Home Kent News I tried shopping in Tunbridge Wells and it was like a ghost-town 

I tried shopping in Tunbridge Wells and it was like a ghost-town 

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Original article from Kent Live

Tunbridge Wells has long been one of the most desirable places to live in the UK, with its royal title, easy transport links to London and idyllic surrounding countryside.

So much so that the Financial Times named it as the town the wealthy elite of London, Hong Kong and the US are most desperate to move to.

It was also once well-known for its shopping and dining experience, with people coming from across the county to spend the day at Royal Victoria Place shopping centre (RVP).

But these days RVP, which was opened by Princess Diana in 1992, is a far cry from the thriving centre of business celebrated by the People’s Princess almost 30 years ago.

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As a child I considered a trip to RVP as an exciting day out.

I spent much of my teenage years clothes shopping and hanging out in the food court with friends, so it’s heartbreaking to see more and more businesses disappearing each time I visit.

RVP is looking a little empty
Topshop is vacant

The recent lockdowns have seen restaurants in the food court disappear at an alarming rate.

I never thought I’d see the day where I’d mourn the loss of McDonald's but seeing the chain boarded up felt like the end of an era, both my siblings had worked there as teenagers.

In fact the only eatery still open in the once bustling food-court is Subway.

The hospitality and retail industry have been hit hard by the pandemic which has no doubt contributed to the emptiness of RVP but the centre was deteriorating long before coronavirus made an appearance.

It was no surprise to see BHS and Topshop go after both the Phillip Green owned chains famously went into administration.

But that didn't make it any less disappointing that neither unit has been replaced with another business.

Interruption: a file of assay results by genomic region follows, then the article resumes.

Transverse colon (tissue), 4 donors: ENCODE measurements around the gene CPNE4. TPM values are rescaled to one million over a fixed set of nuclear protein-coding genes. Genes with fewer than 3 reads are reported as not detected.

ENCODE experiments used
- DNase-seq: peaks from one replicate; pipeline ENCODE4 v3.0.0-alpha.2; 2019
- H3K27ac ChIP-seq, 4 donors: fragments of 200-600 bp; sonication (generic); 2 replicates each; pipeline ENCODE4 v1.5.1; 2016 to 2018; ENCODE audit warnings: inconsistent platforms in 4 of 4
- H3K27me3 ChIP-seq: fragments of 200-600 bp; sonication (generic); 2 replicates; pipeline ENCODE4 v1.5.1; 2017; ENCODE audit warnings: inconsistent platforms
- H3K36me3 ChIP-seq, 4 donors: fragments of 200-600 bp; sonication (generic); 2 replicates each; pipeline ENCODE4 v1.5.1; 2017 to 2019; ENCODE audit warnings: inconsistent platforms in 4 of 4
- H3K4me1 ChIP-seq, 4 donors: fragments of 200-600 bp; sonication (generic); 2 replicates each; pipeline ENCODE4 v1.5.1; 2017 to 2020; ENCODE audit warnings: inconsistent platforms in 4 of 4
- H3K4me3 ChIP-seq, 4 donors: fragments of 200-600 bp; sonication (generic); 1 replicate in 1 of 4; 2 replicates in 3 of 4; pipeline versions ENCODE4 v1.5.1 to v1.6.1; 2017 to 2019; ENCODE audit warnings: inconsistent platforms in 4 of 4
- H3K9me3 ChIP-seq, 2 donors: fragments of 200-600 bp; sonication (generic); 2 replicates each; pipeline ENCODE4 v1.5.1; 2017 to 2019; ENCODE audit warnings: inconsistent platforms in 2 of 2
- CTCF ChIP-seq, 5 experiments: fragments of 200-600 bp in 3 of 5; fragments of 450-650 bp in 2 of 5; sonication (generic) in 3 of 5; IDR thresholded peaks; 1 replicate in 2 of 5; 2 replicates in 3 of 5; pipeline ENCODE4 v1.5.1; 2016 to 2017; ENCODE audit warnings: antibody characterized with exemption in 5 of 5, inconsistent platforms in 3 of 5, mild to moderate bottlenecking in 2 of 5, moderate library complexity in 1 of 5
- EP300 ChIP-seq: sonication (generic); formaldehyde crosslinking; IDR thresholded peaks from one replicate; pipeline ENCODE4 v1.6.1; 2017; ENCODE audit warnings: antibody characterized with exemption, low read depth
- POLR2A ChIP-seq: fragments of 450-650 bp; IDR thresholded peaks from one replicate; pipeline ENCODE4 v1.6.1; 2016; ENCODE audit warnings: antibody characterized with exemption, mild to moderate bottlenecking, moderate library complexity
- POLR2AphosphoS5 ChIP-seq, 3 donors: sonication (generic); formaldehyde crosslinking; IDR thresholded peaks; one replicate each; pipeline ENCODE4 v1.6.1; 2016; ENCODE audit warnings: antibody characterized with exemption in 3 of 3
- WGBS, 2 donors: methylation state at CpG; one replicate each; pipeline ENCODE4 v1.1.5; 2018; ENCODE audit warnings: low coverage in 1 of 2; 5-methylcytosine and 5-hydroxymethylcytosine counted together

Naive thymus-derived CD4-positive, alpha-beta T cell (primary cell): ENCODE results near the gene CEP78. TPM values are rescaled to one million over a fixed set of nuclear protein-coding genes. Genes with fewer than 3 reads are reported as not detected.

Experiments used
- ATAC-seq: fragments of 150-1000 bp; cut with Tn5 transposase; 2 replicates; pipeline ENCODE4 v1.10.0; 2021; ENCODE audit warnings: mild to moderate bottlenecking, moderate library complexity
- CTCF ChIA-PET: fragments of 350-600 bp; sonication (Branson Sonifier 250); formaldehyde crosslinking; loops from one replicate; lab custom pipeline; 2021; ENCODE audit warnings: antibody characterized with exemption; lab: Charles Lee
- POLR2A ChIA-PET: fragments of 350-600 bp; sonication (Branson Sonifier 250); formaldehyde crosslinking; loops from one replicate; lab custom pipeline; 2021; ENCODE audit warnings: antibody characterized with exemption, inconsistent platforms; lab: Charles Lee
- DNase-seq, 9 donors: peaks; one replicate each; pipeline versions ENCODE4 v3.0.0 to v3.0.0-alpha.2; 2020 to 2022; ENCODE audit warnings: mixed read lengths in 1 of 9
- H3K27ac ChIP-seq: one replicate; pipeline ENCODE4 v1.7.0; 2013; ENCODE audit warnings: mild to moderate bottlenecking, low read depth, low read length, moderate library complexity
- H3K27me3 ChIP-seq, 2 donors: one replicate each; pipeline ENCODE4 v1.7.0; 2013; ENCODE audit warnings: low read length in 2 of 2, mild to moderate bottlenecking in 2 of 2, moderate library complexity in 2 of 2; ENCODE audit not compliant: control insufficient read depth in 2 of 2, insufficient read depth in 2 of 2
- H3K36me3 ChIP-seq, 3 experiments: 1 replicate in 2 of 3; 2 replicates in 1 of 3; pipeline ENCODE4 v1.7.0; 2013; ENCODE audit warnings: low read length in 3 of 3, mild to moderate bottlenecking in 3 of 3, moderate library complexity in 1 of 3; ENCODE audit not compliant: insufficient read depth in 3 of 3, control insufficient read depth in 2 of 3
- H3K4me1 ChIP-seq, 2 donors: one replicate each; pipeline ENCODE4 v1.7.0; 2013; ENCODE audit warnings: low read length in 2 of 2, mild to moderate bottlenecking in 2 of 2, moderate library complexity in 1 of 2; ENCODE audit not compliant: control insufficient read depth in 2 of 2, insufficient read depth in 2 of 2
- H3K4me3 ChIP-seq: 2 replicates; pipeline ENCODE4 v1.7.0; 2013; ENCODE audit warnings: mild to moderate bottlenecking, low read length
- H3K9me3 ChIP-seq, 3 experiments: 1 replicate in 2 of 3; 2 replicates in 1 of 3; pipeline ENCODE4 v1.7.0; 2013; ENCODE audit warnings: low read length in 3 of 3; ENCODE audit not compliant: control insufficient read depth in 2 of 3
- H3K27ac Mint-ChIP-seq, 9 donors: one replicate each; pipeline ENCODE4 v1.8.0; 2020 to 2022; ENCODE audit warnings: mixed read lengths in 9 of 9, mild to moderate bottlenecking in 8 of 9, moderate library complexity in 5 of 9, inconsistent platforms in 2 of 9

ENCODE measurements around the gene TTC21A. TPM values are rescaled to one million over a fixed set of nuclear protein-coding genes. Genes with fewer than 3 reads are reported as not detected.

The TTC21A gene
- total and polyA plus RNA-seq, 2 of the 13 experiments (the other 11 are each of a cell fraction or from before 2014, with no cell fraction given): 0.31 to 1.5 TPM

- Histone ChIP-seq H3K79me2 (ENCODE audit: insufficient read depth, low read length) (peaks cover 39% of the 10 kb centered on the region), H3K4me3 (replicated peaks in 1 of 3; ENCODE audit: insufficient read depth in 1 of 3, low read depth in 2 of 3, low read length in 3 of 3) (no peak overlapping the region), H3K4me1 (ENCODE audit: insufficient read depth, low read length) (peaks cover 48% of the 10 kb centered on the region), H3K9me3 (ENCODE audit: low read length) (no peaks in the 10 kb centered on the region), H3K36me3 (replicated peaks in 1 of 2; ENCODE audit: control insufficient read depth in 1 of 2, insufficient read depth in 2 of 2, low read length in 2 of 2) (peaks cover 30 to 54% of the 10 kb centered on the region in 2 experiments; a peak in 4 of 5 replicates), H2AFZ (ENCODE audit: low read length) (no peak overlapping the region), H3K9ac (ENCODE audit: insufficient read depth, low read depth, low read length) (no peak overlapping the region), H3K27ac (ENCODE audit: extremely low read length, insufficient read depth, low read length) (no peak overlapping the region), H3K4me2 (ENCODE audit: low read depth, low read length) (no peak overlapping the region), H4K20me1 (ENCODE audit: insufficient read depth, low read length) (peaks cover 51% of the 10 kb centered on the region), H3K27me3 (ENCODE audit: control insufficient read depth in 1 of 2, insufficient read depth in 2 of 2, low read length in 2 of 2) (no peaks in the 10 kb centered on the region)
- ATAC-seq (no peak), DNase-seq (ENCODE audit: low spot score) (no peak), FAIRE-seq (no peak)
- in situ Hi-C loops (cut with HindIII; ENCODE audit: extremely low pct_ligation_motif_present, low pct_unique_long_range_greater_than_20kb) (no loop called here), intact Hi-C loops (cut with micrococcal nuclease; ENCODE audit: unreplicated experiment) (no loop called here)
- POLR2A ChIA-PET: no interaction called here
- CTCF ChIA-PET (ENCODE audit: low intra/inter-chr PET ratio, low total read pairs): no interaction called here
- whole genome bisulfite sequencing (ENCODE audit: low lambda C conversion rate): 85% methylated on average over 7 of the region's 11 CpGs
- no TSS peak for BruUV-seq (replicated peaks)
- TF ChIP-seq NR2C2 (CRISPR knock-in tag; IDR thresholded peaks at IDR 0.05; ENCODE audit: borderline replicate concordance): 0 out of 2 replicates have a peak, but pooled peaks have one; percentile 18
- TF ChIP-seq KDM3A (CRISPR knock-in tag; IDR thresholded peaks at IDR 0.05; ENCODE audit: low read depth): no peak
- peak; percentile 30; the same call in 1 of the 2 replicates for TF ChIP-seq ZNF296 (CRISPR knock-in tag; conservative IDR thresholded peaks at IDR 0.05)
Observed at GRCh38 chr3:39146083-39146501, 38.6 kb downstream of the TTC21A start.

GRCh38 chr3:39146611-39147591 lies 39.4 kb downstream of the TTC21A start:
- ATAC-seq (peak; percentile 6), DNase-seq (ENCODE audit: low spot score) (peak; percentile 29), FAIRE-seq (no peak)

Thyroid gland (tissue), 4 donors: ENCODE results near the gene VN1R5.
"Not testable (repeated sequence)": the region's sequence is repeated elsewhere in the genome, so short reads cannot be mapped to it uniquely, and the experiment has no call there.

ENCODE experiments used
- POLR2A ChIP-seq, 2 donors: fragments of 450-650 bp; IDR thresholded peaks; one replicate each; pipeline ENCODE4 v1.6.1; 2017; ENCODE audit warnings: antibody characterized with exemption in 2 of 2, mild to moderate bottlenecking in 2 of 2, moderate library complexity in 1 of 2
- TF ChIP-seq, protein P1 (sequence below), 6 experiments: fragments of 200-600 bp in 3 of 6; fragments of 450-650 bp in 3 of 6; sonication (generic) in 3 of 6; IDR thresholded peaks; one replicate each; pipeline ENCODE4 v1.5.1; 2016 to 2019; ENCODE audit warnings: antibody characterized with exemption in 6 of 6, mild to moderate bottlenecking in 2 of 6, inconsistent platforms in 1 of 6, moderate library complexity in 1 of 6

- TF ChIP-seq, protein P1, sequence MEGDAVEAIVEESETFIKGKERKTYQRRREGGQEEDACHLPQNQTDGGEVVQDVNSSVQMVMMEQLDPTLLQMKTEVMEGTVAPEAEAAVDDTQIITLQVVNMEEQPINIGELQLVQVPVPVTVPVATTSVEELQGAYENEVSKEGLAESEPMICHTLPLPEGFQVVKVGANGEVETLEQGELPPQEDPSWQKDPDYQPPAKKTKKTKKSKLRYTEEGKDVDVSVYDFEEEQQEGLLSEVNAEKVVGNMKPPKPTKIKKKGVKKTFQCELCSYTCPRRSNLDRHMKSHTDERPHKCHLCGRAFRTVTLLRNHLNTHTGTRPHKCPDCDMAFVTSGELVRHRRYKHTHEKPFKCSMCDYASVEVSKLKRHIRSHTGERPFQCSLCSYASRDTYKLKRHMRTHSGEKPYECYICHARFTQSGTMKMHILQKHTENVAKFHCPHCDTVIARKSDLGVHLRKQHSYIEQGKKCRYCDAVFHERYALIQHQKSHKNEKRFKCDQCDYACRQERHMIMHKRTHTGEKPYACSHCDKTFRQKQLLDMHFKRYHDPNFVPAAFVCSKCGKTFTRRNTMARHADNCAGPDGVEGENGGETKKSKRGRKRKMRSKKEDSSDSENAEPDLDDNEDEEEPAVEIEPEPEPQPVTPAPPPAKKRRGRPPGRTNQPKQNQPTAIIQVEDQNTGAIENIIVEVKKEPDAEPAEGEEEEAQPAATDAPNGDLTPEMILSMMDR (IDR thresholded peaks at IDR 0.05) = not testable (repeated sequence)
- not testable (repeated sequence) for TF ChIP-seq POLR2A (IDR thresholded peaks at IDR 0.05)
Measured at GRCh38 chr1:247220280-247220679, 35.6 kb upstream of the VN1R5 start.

Many units are unoccupied
The empty shopfronts are less than appealing

Clothing options are now very limited with New Look, Ann Summers and Topshop all sat empty.

And in terms of footfall it was all but a ghost-town.

Despite the £11m revamp in 2019 which saw the floor replaced throughout the centre, the installation of new seating areas and bespoke roof lights, the opening of a Central Market food area, and the refurbishment of the toilets, a significant number of units still remain empty.

The town felt like a ghost-town

The previous owners of RVP, Hermes, were granted planning permission for a £70m upgrade which boasted new shops, restaurants and a cinema, but this was scrapped when the building was sold to British Land for £96m in 2018.

Property company British Land, who own RVP but not some of the outside premises, described the plans as 10 years out of date.

There are various signs around RVP promising better public spaces and asking people to be patient as they upgrade the shopping experience but there doesn’t appear to be any evidence of this happening any time soon.

However it was promising to see attempts have been made to brighten the area – empty shops have been filled with artwork and the hoardings outside BHS were decorated with a mural commissioned by Royal Tunbridge Wells Together (RTWT).

And in a strange turn of events The Pantiles, which hosts smaller businesses, appears to be thriving.

People have shown a great deal more support towards local businesses, who struggled the most during the lockdowns, and they seem to have come out the other side stronger than ever.

Original Article